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- Area hospitals hope a box helps prevent infant deaths (1/19/17)6
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- Southeast to lose $3.5 million from state in budget cuts (1/18/17)21
- Subjects of interest in 1992 killing take polygraph tests; results not revealed (1/18/17)2
- Governor cuts $146 million, colleges take hit (1/17/17)
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Dad, upset over son being bullied, fatally shoots innocent teen
TAMPA, Fla. -- A man upset that his son was being bullied fired several shots into a crowd of teenagers, killing a 14-year-old bystander who had hoped to play with the other boy, police said.
Jabbar Anthony died Wednesday night after being shot in the chest. Witnesses said he collapsed across the street from his home and was held by his grieving mother as he gasped for air. He died at a hospital.
Tyron Williams, 46, was charged with aggravated manslaughter of a child and was being held without bail. "It had to be an accident," said his uncle, Excell Williams.
Jabbar and his younger brother, 11-year-old Shabazz, had played with Williams' son, Tyron, earlier Wednesday. They walked the few blocks to their friend's house to play some more, but some other boys had gathered outside.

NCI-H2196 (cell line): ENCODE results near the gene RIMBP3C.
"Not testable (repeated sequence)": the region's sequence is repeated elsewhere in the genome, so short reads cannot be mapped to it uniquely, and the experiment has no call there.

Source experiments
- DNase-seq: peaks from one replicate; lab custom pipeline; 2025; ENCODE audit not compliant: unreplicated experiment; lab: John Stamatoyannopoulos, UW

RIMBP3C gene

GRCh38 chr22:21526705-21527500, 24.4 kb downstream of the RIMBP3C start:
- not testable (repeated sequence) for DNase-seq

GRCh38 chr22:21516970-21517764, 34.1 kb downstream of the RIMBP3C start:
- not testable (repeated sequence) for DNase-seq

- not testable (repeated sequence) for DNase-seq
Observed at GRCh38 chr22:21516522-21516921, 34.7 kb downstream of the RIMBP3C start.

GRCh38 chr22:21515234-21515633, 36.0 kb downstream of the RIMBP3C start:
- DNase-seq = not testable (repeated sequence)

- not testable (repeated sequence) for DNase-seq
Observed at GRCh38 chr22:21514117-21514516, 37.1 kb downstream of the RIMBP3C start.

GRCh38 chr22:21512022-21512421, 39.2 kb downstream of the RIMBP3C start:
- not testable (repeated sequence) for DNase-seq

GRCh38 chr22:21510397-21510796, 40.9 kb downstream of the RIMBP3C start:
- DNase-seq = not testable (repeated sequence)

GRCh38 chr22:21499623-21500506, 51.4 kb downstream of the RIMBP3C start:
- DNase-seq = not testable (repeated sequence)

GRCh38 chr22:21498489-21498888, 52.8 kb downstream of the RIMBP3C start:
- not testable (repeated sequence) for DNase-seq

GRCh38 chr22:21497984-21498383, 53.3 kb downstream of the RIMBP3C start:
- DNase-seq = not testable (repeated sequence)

The senior Williams told everyone to leave, but some of the other boys stared at him, witnesses said. When they walked off, Williams jumped in his car and sped after them. Shabazz and Jabbar started walking home, only to come upon the group in the middle of a confrontation.
Witnesses said Williams pulled a gun from his pocket and started firing when a couple of the boys tried to intimidate him.
"Jabbar is frozen on the fence watching this guy shooting," said the boy's stepfather, Caleb Talbert.
Talbert said he and his wife were just putting out plates for dinner when they heard several shots.
Talbert said he and his wife, Madeline Clayton, ran outside and found Jabbar lying on the ground, gasping and saying, "I'm going to die, mom."
She "held his hand, she was telling him to hang on," Talbert said. "The life was just draining out of him."
Talbert said his wife ran in front of Williams' car when he tried to drive away and wouldn't let him leave. Williams himself called 911.
"He said 'I'm sorry, I made a mistake,"' Talbert said.
Earlier Wednesday, Jabbar was singled out by a teacher after he took the state's standardized exam.
"She could tell he had really tried on the test," said Clyde Trathowen, principal of Memorial Middle School. "She could see he wanted to do his very best on it. And I gave him a hug and said, 'Way to go."'
Talbert said his stepson wanted to open his own radio repair shop when he got older. He said the death makes no sense.
"He was just trying to come home," Talbert said. "He was almost home."